In some cases, the gas bubble disappears more quickly than the surgeon would wish. Several eye drops are currently available which help to lower the eye pressure in conditions such as glaucoma where the eye pressure is unacceptably elevated and is causing or may cause vision loss. These drops have been shown to keep the eye pressure controlled after surgery with injection of a gas bubble in the eye. However, little is known about the effect of these drops on the duration of the gas bubble. The goal of this study is to see if these glaucoma eye drops have any effect on the amount of time the gas bubble remains in the eye.

After surgery with a gas bubble (sulfur hexafluoride) is completed, patients will be randomly assigned (like a flip of a coin) to receive a glaucoma drop (dorzolamide-timolol) or no glaucoma drop. These drops are currently available from pharmacies with a prescription and are not "experimental." However, the use of these drops in this protocol is not to treat glaucoma but represents an "off-label" use. Patients assigned to receive a glaucoma drop will be provided with the medication. All patients will receive the standard post-operative drops regardless of which group they are assigned to. Patients will be taken care of before and after the surgery like any other patient undergoing this procedure. The investigators expect that you will be enrolled in this study for 3 months.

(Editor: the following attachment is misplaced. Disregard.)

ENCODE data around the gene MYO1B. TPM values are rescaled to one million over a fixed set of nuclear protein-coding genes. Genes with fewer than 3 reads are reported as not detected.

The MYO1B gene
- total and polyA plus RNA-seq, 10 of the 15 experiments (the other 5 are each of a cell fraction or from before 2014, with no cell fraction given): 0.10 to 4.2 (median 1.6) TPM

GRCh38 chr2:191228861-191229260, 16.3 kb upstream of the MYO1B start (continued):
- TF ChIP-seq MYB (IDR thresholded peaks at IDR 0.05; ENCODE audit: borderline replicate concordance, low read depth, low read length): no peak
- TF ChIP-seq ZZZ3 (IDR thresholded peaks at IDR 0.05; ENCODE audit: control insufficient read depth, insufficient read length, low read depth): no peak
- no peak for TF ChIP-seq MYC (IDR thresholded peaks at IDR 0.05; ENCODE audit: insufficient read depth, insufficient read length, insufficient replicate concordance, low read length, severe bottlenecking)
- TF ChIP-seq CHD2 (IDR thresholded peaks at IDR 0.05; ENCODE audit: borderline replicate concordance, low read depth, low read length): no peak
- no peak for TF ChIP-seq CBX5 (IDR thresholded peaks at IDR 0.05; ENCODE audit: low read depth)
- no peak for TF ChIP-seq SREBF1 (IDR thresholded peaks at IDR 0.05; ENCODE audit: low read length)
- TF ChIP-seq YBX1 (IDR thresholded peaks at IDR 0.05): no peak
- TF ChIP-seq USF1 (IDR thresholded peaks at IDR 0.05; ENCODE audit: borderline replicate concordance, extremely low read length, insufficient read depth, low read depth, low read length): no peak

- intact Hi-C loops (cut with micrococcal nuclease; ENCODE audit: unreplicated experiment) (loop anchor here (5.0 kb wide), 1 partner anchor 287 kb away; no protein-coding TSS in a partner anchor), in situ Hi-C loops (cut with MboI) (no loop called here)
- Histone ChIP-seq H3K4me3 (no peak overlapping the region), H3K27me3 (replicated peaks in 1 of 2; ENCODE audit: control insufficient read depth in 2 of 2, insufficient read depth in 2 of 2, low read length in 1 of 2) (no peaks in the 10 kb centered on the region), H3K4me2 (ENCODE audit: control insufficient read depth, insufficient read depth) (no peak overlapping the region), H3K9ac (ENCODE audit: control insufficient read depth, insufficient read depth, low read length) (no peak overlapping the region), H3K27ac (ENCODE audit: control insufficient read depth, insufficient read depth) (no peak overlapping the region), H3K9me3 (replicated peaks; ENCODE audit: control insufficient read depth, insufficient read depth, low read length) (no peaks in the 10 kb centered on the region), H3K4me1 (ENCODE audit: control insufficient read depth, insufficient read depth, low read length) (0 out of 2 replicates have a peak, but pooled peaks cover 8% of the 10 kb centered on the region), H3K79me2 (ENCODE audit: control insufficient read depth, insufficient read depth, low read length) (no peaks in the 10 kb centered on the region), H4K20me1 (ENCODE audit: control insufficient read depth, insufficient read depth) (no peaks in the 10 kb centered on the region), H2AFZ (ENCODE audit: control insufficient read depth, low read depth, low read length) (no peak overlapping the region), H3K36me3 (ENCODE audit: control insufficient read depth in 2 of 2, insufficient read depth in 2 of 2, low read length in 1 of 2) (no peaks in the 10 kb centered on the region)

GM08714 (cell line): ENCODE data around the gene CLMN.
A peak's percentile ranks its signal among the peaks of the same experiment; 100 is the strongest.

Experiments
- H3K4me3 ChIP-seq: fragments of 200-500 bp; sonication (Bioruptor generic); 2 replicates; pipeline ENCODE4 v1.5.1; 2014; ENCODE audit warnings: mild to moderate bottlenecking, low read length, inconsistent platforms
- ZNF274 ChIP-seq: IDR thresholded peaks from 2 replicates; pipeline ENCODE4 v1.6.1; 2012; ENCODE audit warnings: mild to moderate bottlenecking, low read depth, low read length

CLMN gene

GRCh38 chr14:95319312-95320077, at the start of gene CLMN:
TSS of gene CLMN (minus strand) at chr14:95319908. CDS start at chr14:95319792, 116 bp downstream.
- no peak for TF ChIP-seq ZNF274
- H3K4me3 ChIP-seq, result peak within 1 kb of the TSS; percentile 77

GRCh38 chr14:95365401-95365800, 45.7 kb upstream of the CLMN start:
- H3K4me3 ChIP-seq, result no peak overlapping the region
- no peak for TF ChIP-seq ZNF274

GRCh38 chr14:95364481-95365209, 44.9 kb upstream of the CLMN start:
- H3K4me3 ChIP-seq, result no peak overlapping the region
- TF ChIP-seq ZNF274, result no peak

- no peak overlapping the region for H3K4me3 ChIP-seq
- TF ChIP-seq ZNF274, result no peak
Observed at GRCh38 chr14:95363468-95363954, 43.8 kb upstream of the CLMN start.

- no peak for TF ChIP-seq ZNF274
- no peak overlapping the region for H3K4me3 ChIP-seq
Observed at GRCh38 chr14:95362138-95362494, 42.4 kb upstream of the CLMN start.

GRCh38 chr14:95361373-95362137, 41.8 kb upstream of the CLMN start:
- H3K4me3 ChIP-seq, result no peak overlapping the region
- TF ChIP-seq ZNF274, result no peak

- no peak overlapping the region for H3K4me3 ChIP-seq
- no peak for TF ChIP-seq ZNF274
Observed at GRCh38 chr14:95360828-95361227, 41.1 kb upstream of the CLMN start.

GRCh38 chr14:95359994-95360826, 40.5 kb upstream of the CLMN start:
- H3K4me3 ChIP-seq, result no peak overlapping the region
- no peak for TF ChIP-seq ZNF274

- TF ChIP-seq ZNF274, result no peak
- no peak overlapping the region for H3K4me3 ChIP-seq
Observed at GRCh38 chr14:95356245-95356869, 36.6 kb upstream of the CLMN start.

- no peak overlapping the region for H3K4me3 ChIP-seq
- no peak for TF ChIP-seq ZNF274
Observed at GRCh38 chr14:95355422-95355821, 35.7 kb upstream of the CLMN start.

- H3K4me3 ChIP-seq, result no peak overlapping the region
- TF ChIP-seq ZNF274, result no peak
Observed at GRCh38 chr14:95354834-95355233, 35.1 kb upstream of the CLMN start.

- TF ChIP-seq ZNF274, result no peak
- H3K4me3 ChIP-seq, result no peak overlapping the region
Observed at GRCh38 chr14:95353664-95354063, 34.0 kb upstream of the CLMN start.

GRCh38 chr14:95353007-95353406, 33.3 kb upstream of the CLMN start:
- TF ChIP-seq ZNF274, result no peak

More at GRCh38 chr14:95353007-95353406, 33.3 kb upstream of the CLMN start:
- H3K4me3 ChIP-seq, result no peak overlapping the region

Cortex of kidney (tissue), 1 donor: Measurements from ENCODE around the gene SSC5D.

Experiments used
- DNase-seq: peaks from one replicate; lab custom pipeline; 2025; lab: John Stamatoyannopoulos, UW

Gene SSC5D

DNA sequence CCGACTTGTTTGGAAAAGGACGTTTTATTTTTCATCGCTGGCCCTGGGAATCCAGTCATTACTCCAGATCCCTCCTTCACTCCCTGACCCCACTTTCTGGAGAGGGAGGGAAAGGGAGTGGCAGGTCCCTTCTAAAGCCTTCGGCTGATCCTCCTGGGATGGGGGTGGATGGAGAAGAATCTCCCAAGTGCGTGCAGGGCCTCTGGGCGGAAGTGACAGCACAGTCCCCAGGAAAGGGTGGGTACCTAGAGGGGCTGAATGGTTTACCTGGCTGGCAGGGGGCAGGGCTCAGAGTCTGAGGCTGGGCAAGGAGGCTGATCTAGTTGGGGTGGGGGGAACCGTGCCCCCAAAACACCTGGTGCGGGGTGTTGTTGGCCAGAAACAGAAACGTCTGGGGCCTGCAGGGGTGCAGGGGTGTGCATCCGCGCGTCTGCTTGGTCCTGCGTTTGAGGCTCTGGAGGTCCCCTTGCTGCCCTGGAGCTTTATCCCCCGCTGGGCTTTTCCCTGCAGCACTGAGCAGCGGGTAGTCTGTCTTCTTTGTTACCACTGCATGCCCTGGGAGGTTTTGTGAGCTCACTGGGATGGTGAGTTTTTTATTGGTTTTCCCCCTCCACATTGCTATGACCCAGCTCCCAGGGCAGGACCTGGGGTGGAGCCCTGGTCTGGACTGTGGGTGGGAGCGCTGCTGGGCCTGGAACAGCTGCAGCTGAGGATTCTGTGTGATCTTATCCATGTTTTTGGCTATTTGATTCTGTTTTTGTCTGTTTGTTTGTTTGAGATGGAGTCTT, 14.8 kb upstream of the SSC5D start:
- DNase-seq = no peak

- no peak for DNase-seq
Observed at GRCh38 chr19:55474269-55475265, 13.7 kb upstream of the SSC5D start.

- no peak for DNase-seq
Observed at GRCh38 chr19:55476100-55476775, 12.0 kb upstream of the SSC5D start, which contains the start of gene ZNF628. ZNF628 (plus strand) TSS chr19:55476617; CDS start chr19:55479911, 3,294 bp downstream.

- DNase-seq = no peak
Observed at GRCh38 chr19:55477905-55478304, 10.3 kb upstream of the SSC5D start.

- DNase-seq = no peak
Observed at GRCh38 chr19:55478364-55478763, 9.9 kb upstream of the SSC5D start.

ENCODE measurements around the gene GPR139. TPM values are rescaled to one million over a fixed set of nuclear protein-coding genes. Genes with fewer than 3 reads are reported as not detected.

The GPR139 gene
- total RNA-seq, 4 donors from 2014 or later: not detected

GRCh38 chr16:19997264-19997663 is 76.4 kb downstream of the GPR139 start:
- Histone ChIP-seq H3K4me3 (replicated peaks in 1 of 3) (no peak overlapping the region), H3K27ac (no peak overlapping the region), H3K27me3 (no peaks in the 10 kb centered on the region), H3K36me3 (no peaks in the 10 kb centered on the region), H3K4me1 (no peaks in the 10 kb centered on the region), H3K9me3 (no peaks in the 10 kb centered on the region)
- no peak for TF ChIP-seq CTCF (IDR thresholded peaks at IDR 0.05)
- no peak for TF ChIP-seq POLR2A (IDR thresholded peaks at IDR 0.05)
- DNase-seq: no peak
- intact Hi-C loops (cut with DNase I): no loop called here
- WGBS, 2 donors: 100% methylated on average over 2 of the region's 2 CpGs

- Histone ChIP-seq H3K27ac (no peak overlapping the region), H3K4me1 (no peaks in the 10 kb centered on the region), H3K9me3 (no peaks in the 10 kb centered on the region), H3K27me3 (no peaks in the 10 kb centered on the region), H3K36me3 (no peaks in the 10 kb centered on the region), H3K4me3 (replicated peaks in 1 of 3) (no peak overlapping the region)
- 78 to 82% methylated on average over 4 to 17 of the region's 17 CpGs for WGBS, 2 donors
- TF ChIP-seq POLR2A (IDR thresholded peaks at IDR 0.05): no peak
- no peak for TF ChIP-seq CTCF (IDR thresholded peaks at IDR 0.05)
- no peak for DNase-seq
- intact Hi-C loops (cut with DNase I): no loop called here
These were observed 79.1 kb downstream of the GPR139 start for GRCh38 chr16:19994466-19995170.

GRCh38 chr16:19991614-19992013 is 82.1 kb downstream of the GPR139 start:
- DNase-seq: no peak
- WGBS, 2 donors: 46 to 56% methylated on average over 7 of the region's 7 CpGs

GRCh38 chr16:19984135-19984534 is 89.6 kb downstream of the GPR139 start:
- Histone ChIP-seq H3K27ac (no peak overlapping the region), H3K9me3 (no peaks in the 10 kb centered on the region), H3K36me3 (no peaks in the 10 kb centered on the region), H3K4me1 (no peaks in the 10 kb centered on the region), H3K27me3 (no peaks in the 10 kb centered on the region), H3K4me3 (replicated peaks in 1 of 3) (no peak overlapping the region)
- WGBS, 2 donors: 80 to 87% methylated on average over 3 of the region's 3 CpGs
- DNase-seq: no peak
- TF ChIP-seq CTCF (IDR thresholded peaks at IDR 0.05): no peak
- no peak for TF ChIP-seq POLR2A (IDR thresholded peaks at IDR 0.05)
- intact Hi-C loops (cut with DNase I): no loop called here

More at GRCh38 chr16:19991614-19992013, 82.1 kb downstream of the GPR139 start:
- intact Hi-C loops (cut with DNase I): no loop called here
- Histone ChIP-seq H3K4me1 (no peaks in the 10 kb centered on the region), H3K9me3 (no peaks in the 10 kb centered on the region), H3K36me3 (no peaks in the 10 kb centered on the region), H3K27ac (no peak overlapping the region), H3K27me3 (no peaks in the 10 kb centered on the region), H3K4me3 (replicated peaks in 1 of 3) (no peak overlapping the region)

Study Type : Interventional  (Clinical Trial)
Actual Enrollment : 21 participants
Allocation: Randomized
Intervention Model: Parallel Assignment